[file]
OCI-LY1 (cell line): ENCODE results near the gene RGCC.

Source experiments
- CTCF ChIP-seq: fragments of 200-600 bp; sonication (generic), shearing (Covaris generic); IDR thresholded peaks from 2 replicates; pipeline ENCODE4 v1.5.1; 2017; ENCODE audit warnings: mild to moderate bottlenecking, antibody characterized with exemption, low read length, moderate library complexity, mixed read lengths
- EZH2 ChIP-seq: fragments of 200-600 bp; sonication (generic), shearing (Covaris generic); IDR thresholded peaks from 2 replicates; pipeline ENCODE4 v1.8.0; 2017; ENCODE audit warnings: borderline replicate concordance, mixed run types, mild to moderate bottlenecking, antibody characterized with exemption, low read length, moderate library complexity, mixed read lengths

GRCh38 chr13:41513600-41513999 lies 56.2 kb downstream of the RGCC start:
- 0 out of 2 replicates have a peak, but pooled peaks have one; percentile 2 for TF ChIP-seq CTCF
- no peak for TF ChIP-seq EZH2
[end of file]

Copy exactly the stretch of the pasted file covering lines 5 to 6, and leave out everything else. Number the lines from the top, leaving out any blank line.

GRCh38 chr13:41513600-41513999 lies 56.2 kb downstream of the RGCC start:
- 0 out of 2 replicates have a peak, but pooled peaks have one; percentile 2 for TF ChIP-seq CTCF